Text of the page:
Sweeping changes may be coming for drying wet tracks

NASCAR looks for ways of giving the fans what they paid to see, and waiting for a track to dry is not good for the sport.

Sweeping changes may be coming for drying wet tracks

Concord, N. C. – Drying a track after a rainstorm has always been a time-consuming and equally frustrating process to the race teams, the fans, the promoter and the television networks along with their audiences. Depending on the severity and timing of a storm, outcomes included lengthy delays and at times postponements. Re-scheduling a race is an expensive proposition to everyone involved and many fans can’t return for the rain date.

Years ago cars and trucks circulated the track to splash away the water and at times, large tires were dragged around a track. These methods preceded the use of jet dryers, which have been in use at major events for a while. Regardless, wet tracks spawn lengthy delays and/or rain-shortened events.

Brian France is the American CEO and Chairman of NASCAR and Michael Helton President of the NASCAR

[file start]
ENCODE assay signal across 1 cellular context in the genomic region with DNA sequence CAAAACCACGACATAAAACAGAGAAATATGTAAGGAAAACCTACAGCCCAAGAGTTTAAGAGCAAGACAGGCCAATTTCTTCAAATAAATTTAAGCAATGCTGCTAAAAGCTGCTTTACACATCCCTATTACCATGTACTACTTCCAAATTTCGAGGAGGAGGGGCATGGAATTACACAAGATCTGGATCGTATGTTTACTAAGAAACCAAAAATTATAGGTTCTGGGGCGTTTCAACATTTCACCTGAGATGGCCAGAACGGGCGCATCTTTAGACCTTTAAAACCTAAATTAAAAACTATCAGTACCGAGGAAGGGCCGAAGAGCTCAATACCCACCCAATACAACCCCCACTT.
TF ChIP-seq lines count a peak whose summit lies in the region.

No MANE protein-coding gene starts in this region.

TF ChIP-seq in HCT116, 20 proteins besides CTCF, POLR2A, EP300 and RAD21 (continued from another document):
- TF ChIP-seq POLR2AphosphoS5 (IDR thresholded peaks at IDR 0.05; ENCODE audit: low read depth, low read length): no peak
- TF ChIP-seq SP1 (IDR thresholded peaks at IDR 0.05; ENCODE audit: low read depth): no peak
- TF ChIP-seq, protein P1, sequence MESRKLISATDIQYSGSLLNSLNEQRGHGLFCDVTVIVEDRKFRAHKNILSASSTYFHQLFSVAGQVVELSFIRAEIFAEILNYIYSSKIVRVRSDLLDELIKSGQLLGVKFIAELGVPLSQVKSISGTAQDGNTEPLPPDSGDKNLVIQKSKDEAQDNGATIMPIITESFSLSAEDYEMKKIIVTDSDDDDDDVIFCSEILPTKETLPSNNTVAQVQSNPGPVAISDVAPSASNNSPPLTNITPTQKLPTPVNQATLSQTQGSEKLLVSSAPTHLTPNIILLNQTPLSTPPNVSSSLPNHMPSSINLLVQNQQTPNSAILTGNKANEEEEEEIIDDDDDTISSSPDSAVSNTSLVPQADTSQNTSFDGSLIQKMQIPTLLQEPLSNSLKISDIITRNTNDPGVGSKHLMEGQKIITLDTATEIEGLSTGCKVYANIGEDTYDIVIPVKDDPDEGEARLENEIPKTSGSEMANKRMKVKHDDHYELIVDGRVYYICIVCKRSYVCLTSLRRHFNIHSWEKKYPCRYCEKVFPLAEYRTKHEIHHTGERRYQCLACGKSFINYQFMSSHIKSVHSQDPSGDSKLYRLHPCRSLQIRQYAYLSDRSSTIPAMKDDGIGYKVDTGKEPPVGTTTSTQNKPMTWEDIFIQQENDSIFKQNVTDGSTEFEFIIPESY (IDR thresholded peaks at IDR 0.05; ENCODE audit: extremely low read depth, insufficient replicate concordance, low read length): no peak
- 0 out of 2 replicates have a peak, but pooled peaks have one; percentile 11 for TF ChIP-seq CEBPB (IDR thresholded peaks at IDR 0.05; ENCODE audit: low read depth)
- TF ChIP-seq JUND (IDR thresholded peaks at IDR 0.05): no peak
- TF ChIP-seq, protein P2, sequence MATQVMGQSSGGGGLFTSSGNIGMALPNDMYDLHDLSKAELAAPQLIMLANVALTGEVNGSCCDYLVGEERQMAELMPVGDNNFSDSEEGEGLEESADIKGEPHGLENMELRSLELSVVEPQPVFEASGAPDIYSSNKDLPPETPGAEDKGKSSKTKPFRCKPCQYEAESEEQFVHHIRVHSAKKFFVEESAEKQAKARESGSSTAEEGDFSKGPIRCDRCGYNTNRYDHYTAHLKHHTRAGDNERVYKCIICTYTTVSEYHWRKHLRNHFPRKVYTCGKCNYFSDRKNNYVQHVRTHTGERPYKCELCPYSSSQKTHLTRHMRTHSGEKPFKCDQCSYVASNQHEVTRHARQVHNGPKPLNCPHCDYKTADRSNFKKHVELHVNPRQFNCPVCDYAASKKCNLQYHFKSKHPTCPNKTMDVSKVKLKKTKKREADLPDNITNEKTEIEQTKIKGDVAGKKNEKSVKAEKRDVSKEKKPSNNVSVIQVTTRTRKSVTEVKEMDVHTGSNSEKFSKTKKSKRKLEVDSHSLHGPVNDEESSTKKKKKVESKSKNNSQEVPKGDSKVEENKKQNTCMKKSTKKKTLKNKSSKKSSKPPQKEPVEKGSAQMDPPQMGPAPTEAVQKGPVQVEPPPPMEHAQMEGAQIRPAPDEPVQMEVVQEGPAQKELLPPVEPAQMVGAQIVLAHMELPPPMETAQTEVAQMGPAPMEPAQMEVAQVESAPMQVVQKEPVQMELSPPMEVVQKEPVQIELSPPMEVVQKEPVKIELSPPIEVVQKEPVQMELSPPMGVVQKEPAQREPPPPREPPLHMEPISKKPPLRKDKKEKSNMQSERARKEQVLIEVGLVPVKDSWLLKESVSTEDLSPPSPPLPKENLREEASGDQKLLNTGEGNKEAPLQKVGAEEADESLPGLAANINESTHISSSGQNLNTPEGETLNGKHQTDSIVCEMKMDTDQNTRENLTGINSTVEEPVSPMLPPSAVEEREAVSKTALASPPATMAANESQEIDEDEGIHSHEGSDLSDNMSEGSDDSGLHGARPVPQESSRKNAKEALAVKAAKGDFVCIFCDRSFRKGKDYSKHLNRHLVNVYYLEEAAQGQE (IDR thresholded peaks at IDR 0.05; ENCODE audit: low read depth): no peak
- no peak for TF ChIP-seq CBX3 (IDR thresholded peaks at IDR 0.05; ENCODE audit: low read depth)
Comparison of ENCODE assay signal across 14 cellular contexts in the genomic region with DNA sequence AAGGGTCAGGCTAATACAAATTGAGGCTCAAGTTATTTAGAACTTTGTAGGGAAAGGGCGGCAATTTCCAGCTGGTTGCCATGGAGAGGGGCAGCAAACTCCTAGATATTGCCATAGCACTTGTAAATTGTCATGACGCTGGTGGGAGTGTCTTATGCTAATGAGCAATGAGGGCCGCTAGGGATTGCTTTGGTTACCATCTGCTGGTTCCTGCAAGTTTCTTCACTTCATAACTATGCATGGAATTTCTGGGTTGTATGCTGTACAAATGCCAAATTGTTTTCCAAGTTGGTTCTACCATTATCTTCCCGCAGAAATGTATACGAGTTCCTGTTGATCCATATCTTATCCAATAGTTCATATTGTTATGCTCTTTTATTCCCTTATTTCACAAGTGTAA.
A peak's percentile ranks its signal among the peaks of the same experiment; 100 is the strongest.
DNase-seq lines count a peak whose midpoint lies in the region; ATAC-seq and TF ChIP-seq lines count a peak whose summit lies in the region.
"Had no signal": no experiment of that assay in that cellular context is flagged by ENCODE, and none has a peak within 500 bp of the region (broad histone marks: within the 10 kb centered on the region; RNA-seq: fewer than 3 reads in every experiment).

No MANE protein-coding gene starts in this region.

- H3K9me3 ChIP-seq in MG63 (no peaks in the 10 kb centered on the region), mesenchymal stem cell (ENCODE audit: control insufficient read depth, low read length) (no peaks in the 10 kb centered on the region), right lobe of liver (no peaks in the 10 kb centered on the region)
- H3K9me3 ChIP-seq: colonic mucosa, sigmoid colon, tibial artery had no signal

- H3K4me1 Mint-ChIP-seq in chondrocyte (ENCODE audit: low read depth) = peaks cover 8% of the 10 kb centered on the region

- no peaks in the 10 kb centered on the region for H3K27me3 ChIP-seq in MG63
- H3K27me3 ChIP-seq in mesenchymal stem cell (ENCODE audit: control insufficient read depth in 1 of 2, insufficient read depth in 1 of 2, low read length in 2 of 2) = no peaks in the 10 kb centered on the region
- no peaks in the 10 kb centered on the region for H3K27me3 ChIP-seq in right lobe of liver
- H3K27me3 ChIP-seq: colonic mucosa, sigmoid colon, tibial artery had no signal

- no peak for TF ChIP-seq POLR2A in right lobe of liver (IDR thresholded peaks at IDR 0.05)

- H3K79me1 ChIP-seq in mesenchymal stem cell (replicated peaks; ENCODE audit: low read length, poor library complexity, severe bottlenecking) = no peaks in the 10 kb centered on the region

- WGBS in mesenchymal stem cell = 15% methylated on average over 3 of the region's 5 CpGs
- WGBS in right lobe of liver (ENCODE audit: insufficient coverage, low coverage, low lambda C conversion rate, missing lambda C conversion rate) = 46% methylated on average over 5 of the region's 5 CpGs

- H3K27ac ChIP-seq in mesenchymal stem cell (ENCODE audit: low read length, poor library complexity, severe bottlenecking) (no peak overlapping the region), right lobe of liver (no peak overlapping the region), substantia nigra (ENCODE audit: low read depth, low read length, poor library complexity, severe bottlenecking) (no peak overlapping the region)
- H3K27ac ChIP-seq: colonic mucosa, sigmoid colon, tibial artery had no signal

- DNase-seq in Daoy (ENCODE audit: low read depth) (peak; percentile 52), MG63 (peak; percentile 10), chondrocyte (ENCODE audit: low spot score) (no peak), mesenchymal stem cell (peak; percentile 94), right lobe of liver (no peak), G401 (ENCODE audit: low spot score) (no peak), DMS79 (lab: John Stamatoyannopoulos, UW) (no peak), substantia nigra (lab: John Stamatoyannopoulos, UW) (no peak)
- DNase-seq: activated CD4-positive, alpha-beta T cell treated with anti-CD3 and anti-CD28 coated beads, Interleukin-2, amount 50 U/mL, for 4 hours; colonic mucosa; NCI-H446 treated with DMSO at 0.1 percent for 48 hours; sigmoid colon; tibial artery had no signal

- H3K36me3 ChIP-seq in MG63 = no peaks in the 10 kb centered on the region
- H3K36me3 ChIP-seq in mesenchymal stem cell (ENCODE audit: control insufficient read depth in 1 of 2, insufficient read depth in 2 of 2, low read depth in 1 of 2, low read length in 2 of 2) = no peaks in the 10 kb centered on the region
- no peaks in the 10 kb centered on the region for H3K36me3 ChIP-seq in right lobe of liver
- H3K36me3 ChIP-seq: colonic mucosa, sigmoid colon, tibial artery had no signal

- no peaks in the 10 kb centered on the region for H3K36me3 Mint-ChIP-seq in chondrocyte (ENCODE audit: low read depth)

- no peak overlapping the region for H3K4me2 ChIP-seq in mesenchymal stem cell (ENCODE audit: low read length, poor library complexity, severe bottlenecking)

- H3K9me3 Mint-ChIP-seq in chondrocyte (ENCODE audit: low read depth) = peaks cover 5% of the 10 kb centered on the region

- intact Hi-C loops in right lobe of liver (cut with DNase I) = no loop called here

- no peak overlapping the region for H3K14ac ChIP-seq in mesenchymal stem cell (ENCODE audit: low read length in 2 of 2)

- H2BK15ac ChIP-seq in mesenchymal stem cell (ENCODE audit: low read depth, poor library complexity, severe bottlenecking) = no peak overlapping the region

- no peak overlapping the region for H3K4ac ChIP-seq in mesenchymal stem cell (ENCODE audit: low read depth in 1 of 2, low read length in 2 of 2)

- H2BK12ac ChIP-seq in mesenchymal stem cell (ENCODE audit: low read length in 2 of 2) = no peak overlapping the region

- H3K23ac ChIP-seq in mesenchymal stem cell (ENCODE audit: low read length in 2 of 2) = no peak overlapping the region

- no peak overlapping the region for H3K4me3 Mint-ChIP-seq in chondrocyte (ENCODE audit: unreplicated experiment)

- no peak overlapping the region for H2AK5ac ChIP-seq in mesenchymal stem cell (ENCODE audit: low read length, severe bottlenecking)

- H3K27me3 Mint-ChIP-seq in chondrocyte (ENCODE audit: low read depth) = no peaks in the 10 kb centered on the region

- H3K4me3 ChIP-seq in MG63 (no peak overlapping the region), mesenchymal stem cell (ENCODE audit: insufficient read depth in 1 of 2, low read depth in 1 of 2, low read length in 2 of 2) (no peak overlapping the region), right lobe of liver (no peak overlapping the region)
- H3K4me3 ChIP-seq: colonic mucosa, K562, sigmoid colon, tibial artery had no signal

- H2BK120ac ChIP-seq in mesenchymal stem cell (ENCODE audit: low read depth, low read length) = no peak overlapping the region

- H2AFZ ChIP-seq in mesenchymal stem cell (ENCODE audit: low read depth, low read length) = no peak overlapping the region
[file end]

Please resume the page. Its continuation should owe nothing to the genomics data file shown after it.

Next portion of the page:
Brian France is the American CEO and Chairman of NASCAR and Michael Helton President of the NASCAR

Photo by: Alexander Trienitz

NASCAR has been keenly interested in speeding up the process and they believe a much quicker process has been identified. During the NASCAR Sprint Media Tour in Charlotte, NASCAR president Mike Helton spoke briefly about track drying. “In today’s world with the expectation of getting the show in (on time or nearly so), a priority was placed in finding a way to expedite the process, and this one seems to have quite a bit of validity to it,” the executive said.

The new effort is said to involve the use of a series of pipes through which compressed air is rammed through. If it works, it has the potential to offset the use of jet dryers. As to when it will be tested and evaluated, no specifics were provided but the project is thought to have a high priority.

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